Transcendental Meditation

Origins of Transcendental Meditation

What: Transcendental meditation is a mantra-based meditation technique derived from the Hindu Vedas

Creator: Maharishi Mahesh Yogi (1918 - 2008)

When: 1955 in India; 1965 worldwide

Where: India

Transcendental meditation, also called the TM technique, was developed by Maharishi Mahesh Yogi from the practice taught him by his guru, Brahmananda Saraswati. The Maharishi developed the technique into one he taught publicly, designing a program for training teachers so that his system could be more quickly brought out to the public. 

It quickly developed into a movement. He made the rounds of the United States, Europe, South America, and India for tours and training session held at universities, corporations, schools, and even some prisons. Celebrities began to endorse it, and the Maharishi even produced a TV channel for the now popular technique. By 1977, there were around 900,000 practitioners worldwide. There are currently more than 5 million, some estimates even placing the number as high as 7 million.

What Is It?

As mentioned above, transcendental meditation is a meditation technique that makes use of a mantra that’s repeated over and over. Practitioners are told to meditate twice a day, eyes closed, for 15 to 20 minutes, with a goal of “transcending” the craziness of everyday life — to reach a state of relaxed awareness. 

The system is related to yoga and may yield many of the health benefits of yoga, including reducing hypertension. Fans claim it relaxes blood vessels, lowering blood pressure, and decreases the production of stress-producing hormones, including cortisol. That said, the American Heart Association considers the research substantiating its health benefits to be inconclusive and issued a statement to that effect in 2013.

The mantra aspect originates from the Vedas, which are the oldest existing Hindu scriptures. Each practitioner is given a short mantra by his or her teacher to repeat during meditation. Some say it is a secret mantra, others that the teacher chooses it based on your age, gender, and the information they were taught during their training. 

TM has developed an “advanced” form of meditation called TM-sidhi, or “yogic flying,” as well as an alternative health system they call Maharishi Ayurveda. According to a researcher in this system, Hari Sharma, "Vedic thought discusses a unified field of pure, nonmaterial intelligence and consciousness whose modes of vibration manifest as the material universe." Thus, in Maharishi Ayurveda, disease and sickness occur as a result of losing one’s connection with this unified field of intelligence.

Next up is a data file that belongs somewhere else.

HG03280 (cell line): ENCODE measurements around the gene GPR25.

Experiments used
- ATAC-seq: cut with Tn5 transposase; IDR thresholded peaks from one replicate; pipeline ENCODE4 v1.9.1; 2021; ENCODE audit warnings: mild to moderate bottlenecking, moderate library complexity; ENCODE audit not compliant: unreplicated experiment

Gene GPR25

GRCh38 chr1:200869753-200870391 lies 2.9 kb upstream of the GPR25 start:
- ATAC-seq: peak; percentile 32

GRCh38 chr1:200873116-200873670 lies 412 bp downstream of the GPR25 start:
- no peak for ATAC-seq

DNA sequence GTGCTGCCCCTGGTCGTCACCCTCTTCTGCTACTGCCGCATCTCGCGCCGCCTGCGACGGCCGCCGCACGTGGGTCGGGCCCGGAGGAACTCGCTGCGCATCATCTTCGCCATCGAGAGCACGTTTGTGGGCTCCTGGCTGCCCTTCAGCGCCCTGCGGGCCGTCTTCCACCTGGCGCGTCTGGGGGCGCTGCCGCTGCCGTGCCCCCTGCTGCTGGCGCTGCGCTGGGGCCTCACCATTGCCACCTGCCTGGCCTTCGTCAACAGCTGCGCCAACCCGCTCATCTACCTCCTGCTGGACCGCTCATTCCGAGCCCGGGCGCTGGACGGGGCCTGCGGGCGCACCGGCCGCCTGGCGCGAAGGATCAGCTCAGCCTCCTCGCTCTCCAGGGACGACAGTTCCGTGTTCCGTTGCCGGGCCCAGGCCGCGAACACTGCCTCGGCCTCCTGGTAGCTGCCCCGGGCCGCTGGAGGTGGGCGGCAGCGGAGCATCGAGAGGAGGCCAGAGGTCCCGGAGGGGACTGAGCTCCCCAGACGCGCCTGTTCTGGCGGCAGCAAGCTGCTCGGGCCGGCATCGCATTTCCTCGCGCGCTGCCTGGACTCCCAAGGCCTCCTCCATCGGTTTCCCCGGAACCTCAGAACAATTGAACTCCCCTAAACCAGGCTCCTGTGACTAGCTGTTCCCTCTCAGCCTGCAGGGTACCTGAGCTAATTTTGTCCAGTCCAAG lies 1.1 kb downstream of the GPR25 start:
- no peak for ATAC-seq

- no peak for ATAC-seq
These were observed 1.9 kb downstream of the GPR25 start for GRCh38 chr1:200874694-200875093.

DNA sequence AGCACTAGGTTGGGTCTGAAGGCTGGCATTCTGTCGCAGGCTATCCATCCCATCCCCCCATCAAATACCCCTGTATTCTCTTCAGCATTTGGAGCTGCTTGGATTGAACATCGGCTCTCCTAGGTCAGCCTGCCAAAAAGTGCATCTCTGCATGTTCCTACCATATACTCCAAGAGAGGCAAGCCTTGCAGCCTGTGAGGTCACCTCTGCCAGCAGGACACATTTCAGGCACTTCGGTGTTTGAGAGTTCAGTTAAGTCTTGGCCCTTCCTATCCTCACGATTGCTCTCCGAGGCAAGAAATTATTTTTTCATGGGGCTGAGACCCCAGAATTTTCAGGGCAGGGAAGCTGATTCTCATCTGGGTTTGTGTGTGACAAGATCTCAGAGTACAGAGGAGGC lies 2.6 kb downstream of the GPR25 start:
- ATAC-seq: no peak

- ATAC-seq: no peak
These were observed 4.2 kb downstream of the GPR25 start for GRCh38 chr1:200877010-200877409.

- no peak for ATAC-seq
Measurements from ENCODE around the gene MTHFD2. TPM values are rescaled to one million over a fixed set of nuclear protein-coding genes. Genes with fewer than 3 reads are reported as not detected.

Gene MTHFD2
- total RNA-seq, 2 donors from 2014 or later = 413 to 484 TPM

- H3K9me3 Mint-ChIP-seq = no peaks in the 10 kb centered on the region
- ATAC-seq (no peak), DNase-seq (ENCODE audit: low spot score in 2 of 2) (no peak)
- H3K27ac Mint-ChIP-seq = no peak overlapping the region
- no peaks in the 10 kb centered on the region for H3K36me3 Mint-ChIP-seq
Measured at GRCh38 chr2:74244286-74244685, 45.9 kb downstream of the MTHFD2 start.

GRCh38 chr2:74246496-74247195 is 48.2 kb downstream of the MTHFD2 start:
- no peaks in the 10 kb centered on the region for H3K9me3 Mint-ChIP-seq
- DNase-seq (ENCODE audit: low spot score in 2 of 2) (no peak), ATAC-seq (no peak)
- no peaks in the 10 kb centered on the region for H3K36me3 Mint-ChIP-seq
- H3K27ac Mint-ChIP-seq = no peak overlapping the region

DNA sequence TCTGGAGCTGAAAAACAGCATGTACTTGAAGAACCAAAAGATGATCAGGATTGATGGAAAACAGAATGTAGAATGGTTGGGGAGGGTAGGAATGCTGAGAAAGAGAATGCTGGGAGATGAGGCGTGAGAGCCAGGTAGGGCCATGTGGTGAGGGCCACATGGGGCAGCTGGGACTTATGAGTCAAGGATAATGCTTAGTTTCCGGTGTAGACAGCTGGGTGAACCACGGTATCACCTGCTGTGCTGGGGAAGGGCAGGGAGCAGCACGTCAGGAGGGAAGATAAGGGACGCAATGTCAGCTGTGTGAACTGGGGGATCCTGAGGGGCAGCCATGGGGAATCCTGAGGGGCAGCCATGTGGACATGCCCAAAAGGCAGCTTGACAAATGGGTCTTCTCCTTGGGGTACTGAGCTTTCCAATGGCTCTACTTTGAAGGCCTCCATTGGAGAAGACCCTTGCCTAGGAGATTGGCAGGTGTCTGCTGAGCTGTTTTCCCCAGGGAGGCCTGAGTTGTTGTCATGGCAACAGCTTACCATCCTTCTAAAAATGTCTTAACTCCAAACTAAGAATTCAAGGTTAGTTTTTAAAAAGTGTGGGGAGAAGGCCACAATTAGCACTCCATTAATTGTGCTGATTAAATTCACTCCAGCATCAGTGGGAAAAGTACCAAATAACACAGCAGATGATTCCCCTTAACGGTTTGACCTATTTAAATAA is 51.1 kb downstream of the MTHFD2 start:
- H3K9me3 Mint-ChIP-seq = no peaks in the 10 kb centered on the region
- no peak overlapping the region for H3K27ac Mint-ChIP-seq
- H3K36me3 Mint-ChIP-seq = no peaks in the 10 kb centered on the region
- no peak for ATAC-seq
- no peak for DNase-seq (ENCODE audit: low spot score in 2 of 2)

Note: They’ve been censured for shifty advertising practices in medical journals. And while I’m not familiar with the particulars of each case, it would behoove anyone who’s interested in buying any of their products or services to research with all due diligence before making up their own minds and proceeding (or not). Caveat concluded.

(This is not a commentary on traditional forms of ayurveda, which take a rather individualised approach to health.)

Religious/Hindu or Secular?

Although people of many faiths or no faith practice this mantra-based meditation, whether to classify it as a religious / Hindu-derived practice or as a secular relaxation exercise remains a subject of debate. After examining the evidence, however, in 1977 a U.S. district court determined that transcendental meditation as it was being taught in New Jersey classrooms, was sufficiently religious in nature to constitute the establishment of religion prohibited in the U.S.’s First Amendment to the Constitution.

And while the syllables repeated have no real meaning to non-Sanskrit speakers (which is most of us, I think), they knit together in a medley of worship to Hindu deities. I suppose this would seem fine if you’re Hindu, but kind of inappropriate if you’re not. It’s certainly no less religious, in any case, particularly for those involved in classes that include the reading of Hindu scriptures following meditation (not all do).

Having said that, although some think it bears the marks of a religious movement, alternative belief system, or cult, transcendental meditation requires no formal profession of a particular set of beliefs. 

The organisation currently has a net worth of about $3.5 billion USD.

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